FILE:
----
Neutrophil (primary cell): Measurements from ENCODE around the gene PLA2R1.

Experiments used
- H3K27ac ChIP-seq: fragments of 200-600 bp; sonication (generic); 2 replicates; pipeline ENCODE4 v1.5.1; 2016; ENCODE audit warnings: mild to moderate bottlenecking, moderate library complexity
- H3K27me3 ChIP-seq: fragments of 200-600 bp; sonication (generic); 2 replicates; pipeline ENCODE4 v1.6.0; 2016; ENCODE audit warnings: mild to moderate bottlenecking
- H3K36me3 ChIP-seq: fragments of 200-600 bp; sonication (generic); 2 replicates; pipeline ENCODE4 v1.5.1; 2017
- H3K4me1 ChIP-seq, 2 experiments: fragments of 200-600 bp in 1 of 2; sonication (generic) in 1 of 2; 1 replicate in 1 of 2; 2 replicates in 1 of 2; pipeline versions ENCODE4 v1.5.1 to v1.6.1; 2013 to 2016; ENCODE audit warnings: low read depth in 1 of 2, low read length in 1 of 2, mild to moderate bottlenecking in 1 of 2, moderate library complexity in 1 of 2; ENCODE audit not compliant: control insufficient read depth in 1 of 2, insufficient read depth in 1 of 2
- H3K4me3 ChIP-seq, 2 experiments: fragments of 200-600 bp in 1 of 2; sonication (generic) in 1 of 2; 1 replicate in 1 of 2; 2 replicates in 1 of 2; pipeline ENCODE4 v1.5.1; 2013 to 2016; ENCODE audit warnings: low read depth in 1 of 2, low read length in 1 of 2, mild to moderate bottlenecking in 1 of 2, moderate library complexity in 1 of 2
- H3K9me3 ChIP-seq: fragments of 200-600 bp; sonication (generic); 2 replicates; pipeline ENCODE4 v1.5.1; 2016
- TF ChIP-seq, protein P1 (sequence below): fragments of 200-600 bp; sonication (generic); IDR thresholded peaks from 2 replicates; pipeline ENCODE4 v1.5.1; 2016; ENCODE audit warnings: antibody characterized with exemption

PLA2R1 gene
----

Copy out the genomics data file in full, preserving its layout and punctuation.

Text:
Neutrophil (primary cell): Measurements from ENCODE around the gene PLA2R1.

Experiments used
- H3K27ac ChIP-seq: fragments of 200-600 bp; sonication (generic); 2 replicates; pipeline ENCODE4 v1.5.1; 2016; ENCODE audit warnings: mild to moderate bottlenecking, moderate library complexity
- H3K27me3 ChIP-seq: fragments of 200-600 bp; sonication (generic); 2 replicates; pipeline ENCODE4 v1.6.0; 2016; ENCODE audit warnings: mild to moderate bottlenecking
- H3K36me3 ChIP-seq: fragments of 200-600 bp; sonication (generic); 2 replicates; pipeline ENCODE4 v1.5.1; 2017
- H3K4me1 ChIP-seq, 2 experiments: fragments of 200-600 bp in 1 of 2; sonication (generic) in 1 of 2; 1 replicate in 1 of 2; 2 replicates in 1 of 2; pipeline versions ENCODE4 v1.5.1 to v1.6.1; 2013 to 2016; ENCODE audit warnings: low read depth in 1 of 2, low read length in 1 of 2, mild to moderate bottlenecking in 1 of 2, moderate library complexity in 1 of 2; ENCODE audit not compliant: control insufficient read depth in 1 of 2, insufficient read depth in 1 of 2
- H3K4me3 ChIP-seq, 2 experiments: fragments of 200-600 bp in 1 of 2; sonication (generic) in 1 of 2; 1 replicate in 1 of 2; 2 replicates in 1 of 2; pipeline ENCODE4 v1.5.1; 2013 to 2016; ENCODE audit warnings: low read depth in 1 of 2, low read length in 1 of 2, mild to moderate bottlenecking in 1 of 2, moderate library complexity in 1 of 2
- H3K9me3 ChIP-seq: fragments of 200-600 bp; sonication (generic); 2 replicates; pipeline ENCODE4 v1.5.1; 2016
- TF ChIP-seq, protein P1 (sequence below): fragments of 200-600 bp; sonication (generic); IDR thresholded peaks from 2 replicates; pipeline ENCODE4 v1.5.1; 2016; ENCODE audit warnings: antibody characterized with exemption

PLA2R1 gene